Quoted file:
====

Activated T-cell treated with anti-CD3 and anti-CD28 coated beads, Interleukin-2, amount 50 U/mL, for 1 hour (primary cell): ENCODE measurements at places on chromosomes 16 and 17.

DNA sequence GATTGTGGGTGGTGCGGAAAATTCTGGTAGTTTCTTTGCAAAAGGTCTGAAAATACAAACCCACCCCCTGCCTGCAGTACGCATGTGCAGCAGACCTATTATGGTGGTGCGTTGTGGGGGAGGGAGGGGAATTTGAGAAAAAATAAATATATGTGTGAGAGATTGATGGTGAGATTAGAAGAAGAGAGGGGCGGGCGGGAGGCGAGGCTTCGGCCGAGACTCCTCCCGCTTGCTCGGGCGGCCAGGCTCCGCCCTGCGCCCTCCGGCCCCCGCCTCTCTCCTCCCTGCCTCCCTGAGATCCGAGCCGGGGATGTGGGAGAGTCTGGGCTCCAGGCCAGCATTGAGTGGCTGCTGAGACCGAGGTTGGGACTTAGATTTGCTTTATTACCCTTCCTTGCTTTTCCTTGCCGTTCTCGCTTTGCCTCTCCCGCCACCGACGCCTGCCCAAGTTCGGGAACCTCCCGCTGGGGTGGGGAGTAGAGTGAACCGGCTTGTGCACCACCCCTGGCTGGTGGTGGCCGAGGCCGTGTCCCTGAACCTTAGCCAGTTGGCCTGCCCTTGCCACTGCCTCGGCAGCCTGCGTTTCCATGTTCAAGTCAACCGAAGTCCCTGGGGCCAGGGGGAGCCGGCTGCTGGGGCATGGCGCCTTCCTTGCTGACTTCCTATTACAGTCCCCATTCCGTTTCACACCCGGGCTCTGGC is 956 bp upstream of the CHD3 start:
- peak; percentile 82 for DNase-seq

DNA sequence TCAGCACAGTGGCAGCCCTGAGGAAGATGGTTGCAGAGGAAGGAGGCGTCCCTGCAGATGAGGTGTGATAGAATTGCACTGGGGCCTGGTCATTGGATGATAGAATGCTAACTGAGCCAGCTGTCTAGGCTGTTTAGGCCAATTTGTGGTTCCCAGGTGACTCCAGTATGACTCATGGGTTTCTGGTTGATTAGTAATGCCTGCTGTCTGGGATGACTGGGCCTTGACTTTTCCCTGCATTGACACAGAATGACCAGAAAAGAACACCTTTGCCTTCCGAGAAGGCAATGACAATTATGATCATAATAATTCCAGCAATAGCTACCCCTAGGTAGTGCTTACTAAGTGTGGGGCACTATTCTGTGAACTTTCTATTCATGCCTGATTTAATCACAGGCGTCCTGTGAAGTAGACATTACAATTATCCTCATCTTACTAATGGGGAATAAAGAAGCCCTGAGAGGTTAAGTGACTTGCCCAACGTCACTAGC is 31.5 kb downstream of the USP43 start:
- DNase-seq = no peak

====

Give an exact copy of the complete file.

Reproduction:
Activated T-cell treated with anti-CD3 and anti-CD28 coated beads, Interleukin-2, amount 50 U/mL, for 1 hour (primary cell): ENCODE measurements at places on chromosomes 16 and 17.

DNA sequence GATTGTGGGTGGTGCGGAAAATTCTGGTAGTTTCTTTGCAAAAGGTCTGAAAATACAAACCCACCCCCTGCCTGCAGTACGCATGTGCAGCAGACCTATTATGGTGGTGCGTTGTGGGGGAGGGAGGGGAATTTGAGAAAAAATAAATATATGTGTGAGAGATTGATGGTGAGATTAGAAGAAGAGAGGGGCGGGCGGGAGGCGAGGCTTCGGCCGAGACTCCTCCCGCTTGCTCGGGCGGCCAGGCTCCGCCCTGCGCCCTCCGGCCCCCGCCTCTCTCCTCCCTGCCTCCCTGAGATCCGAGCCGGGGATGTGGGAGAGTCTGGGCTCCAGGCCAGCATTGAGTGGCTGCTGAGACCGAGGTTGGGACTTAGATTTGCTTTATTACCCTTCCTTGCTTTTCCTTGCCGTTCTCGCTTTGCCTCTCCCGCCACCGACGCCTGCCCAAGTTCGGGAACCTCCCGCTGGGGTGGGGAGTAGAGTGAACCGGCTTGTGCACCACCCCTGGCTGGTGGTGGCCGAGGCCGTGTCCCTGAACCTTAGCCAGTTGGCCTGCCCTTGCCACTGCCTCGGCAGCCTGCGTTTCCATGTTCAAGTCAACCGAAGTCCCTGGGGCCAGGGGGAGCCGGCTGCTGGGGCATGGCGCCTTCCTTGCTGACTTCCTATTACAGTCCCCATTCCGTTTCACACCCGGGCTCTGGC is 956 bp upstream of the CHD3 start:
- peak; percentile 82 for DNase-seq

DNA sequence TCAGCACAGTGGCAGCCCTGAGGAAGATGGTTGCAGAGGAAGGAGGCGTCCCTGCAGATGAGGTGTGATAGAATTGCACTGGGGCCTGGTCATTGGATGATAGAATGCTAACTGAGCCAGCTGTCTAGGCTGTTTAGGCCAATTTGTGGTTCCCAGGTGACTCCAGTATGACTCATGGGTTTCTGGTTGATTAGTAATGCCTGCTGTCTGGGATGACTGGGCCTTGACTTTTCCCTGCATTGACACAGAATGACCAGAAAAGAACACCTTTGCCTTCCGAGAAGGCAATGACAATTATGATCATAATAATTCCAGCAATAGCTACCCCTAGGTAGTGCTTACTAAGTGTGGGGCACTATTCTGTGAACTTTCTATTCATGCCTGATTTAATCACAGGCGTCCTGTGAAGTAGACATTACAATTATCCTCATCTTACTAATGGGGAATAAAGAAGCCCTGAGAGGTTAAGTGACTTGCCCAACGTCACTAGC is 31.5 kb downstream of the USP43 start:
- DNase-seq = no peak